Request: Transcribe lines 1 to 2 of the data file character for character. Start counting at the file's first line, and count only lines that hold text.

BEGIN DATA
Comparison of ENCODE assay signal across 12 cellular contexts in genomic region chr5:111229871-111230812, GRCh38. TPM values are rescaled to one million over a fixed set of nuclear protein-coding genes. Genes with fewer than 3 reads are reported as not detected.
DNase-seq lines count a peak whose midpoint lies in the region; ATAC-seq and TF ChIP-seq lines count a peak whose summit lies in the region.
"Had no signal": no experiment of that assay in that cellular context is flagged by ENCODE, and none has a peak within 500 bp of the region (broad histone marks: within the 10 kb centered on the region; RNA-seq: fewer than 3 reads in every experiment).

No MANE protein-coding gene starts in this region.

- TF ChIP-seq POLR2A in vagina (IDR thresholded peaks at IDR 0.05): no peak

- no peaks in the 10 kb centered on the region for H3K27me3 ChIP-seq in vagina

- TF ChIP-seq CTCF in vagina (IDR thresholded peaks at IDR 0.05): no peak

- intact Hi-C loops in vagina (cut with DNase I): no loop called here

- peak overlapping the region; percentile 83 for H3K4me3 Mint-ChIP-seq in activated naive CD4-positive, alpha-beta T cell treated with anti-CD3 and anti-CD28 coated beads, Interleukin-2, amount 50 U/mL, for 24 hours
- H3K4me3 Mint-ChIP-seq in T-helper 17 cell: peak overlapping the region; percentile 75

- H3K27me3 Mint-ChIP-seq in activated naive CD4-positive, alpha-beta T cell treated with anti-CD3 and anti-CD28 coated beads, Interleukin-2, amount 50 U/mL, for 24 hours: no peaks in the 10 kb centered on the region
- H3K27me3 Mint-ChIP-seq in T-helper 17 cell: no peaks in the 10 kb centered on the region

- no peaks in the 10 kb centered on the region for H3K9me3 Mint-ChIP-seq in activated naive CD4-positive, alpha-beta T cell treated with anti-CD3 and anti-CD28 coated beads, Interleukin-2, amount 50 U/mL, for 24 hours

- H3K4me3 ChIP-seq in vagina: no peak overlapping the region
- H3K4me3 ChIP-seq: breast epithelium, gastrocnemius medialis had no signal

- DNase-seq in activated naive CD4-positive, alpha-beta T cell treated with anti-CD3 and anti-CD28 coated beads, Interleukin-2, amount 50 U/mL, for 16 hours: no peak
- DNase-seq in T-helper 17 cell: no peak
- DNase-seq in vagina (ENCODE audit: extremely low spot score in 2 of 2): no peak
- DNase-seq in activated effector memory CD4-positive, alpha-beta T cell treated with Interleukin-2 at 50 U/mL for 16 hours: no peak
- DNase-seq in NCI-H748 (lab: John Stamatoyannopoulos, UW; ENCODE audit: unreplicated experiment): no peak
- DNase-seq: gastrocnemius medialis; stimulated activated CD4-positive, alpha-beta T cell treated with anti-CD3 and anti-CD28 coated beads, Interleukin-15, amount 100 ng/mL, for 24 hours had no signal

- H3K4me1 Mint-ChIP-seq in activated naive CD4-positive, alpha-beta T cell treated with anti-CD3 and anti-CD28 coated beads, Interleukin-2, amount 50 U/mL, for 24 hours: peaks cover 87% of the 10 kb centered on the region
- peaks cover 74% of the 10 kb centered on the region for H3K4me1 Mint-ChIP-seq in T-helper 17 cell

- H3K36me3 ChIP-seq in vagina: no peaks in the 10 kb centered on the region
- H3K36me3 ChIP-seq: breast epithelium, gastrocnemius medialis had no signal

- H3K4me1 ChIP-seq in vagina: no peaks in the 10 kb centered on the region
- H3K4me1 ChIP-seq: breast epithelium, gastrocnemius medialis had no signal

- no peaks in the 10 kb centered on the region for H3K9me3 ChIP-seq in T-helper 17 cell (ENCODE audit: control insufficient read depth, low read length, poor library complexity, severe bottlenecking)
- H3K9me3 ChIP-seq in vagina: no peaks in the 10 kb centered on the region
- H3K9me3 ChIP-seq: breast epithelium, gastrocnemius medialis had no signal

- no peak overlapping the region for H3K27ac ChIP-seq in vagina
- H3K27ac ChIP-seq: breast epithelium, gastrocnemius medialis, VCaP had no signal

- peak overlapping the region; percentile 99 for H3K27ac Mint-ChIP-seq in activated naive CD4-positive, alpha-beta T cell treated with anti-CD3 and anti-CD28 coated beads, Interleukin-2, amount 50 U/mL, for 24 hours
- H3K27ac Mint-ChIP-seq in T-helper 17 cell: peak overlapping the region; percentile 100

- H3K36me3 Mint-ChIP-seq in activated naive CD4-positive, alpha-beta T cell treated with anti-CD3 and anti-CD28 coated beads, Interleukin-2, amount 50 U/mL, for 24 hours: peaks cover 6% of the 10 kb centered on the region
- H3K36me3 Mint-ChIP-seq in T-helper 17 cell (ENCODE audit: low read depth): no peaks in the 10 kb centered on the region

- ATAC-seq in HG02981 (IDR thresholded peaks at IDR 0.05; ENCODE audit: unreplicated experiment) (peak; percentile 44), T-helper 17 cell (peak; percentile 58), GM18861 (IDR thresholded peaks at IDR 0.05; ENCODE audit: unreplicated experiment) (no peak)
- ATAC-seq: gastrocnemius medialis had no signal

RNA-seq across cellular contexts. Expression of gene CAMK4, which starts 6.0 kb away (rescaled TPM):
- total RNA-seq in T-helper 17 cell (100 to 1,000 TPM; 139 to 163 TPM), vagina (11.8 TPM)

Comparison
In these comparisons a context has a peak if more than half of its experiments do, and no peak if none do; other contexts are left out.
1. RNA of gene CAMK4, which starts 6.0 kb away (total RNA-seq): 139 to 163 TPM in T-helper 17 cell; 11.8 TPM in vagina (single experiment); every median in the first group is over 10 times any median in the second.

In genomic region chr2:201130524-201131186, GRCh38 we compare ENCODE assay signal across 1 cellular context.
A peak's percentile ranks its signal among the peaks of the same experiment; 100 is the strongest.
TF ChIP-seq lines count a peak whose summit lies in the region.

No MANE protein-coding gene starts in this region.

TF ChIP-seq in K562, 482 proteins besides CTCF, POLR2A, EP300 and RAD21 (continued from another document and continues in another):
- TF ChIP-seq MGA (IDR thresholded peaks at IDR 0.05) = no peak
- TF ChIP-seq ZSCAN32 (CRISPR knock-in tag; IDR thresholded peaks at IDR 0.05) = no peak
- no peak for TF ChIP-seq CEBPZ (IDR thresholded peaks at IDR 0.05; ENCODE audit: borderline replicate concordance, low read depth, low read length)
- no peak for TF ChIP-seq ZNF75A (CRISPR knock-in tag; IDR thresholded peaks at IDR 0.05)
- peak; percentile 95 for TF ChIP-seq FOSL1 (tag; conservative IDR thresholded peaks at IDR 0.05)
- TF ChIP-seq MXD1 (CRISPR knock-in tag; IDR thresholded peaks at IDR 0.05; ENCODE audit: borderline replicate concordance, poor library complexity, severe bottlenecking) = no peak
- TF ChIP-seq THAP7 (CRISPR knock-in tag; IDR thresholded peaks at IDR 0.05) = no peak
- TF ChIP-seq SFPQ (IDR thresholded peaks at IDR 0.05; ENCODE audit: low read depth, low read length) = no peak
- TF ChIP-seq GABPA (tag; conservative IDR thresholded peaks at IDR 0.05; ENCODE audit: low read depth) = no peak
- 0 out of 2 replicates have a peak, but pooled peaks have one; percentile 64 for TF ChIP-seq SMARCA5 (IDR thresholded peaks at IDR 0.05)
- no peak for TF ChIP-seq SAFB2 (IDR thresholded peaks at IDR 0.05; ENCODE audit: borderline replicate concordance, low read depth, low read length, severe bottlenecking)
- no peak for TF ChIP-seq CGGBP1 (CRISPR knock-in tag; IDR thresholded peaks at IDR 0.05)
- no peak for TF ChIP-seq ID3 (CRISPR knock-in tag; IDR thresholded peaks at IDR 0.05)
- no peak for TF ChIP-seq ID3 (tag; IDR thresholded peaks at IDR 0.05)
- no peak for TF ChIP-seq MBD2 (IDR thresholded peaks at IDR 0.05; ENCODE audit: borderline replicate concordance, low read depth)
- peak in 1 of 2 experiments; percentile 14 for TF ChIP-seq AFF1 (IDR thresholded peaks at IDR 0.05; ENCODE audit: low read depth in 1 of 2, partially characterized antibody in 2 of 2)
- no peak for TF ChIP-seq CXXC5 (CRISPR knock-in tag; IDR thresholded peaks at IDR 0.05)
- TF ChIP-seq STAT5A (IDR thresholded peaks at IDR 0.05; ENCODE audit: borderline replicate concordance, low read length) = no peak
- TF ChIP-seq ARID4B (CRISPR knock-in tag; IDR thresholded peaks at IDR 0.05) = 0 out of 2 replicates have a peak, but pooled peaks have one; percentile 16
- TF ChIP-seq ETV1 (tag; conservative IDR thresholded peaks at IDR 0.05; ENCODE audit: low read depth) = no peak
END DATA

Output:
Comparison of ENCODE assay signal across 12 cellular contexts in genomic region chr5:111229871-111230812, GRCh38. TPM values are rescaled to one million over a fixed set of nuclear protein-coding genes. Genes with fewer than 3 reads are reported as not detected.
DNase-seq lines count a peak whose midpoint lies in the region; ATAC-seq and TF ChIP-seq lines count a peak whose summit lies in the region.